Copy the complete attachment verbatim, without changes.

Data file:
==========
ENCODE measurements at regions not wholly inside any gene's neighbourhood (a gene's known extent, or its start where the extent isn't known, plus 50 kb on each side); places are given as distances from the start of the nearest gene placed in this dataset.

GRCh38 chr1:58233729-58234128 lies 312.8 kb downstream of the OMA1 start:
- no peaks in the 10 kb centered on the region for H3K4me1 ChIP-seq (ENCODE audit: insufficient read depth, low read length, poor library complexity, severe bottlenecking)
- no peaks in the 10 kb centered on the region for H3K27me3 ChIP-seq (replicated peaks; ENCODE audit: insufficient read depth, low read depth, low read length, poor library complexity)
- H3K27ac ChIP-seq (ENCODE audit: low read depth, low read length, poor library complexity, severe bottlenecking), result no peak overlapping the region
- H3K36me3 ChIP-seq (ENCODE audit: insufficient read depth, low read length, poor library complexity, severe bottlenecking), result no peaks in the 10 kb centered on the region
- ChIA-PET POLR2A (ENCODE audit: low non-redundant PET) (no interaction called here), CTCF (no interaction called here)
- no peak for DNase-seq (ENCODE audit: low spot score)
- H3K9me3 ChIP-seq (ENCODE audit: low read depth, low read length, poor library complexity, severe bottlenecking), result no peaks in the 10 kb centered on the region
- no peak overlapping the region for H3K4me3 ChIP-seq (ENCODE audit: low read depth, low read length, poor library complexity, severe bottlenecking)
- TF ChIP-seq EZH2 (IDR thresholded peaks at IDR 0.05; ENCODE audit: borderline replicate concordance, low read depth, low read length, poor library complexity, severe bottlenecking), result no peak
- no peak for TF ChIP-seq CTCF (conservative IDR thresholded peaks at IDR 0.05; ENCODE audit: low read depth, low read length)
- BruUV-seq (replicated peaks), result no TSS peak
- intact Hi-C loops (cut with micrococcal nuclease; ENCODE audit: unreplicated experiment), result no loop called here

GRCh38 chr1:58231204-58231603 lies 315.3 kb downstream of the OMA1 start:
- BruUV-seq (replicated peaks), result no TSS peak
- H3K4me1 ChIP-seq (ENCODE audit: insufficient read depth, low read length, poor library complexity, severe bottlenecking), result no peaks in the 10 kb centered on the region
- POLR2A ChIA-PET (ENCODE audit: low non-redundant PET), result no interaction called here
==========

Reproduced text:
ENCODE measurements at regions not wholly inside any gene's neighbourhood (a gene's known extent, or its start where the extent isn't known, plus 50 kb on each side); places are given as distances from the start of the nearest gene placed in this dataset.

GRCh38 chr1:58233729-58234128 lies 312.8 kb downstream of the OMA1 start:
- no peaks in the 10 kb centered on the region for H3K4me1 ChIP-seq (ENCODE audit: insufficient read depth, low read length, poor library complexity, severe bottlenecking)
- no peaks in the 10 kb centered on the region for H3K27me3 ChIP-seq (replicated peaks; ENCODE audit: insufficient read depth, low read depth, low read length, poor library complexity)
- H3K27ac ChIP-seq (ENCODE audit: low read depth, low read length, poor library complexity, severe bottlenecking), result no peak overlapping the region
- H3K36me3 ChIP-seq (ENCODE audit: insufficient read depth, low read length, poor library complexity, severe bottlenecking), result no peaks in the 10 kb centered on the region
- ChIA-PET POLR2A (ENCODE audit: low non-redundant PET) (no interaction called here), CTCF (no interaction called here)
- no peak for DNase-seq (ENCODE audit: low spot score)
- H3K9me3 ChIP-seq (ENCODE audit: low read depth, low read length, poor library complexity, severe bottlenecking), result no peaks in the 10 kb centered on the region
- no peak overlapping the region for H3K4me3 ChIP-seq (ENCODE audit: low read depth, low read length, poor library complexity, severe bottlenecking)
- TF ChIP-seq EZH2 (IDR thresholded peaks at IDR 0.05; ENCODE audit: borderline replicate concordance, low read depth, low read length, poor library complexity, severe bottlenecking), result no peak
- no peak for TF ChIP-seq CTCF (conservative IDR thresholded peaks at IDR 0.05; ENCODE audit: low read depth, low read length)
- BruUV-seq (replicated peaks), result no TSS peak
- intact Hi-C loops (cut with micrococcal nuclease; ENCODE audit: unreplicated experiment), result no loop called here

GRCh38 chr1:58231204-58231603 lies 315.3 kb downstream of the OMA1 start:
- BruUV-seq (replicated peaks), result no TSS peak
- H3K4me1 ChIP-seq (ENCODE audit: insufficient read depth, low read length, poor library complexity, severe bottlenecking), result no peaks in the 10 kb centered on the region
- POLR2A ChIA-PET (ENCODE audit: low non-redundant PET), result no interaction called here